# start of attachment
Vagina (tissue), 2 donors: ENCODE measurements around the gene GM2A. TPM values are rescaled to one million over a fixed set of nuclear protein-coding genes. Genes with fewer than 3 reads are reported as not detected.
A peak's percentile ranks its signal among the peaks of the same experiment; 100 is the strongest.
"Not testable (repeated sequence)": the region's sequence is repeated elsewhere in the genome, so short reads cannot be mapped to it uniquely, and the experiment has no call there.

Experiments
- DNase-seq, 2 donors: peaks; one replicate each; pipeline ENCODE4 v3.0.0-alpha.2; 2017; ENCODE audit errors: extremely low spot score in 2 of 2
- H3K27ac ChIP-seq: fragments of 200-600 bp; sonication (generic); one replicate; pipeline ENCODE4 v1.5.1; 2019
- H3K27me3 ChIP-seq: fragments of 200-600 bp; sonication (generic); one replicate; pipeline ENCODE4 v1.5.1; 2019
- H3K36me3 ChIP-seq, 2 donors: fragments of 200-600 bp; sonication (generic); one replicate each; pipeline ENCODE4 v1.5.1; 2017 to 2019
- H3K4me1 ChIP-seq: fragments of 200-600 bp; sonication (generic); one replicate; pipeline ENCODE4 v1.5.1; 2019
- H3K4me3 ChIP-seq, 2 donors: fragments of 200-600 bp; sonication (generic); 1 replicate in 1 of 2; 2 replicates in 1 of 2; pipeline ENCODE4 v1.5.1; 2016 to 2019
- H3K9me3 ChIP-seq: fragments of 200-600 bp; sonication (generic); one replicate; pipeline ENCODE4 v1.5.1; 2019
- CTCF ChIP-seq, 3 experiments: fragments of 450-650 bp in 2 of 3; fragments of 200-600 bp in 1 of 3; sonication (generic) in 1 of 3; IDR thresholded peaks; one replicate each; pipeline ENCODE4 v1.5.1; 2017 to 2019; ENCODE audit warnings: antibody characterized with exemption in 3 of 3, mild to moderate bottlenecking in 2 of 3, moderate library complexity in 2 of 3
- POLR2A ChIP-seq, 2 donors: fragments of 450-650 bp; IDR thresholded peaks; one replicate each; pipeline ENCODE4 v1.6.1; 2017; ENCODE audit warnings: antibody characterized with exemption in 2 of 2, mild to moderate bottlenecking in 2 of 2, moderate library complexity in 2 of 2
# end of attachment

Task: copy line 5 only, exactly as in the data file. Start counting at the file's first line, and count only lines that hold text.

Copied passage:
- DNase-seq, 2 donors: peaks; one replicate each; pipeline ENCODE4 v3.0.0-alpha.2; 2017; ENCODE audit errors: extremely low spot score in 2 of 2